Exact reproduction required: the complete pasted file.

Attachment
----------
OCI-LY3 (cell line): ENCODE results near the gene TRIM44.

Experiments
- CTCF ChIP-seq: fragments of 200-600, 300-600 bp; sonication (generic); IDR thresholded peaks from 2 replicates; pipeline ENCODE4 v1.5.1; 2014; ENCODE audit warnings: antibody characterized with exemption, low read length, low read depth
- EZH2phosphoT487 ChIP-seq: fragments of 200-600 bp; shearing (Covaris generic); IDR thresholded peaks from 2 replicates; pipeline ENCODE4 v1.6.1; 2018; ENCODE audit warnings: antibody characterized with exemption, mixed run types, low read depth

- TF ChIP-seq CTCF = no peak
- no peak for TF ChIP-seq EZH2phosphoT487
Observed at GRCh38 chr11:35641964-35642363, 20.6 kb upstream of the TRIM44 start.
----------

OCI-LY3 (cell line): ENCODE results near the gene TRIM44.

Experiments
- CTCF ChIP-seq: fragments of 200-600, 300-600 bp; sonication (generic); IDR thresholded peaks from 2 replicates; pipeline ENCODE4 v1.5.1; 2014; ENCODE audit warnings: antibody characterized with exemption, low read length, low read depth
- EZH2phosphoT487 ChIP-seq: fragments of 200-600 bp; shearing (Covaris generic); IDR thresholded peaks from 2 replicates; pipeline ENCODE4 v1.6.1; 2018; ENCODE audit warnings: antibody characterized with exemption, mixed run types, low read depth

- TF ChIP-seq CTCF = no peak
- no peak for TF ChIP-seq EZH2phosphoT487
Observed at GRCh38 chr11:35641964-35642363, 20.6 kb upstream of the TRIM44 start.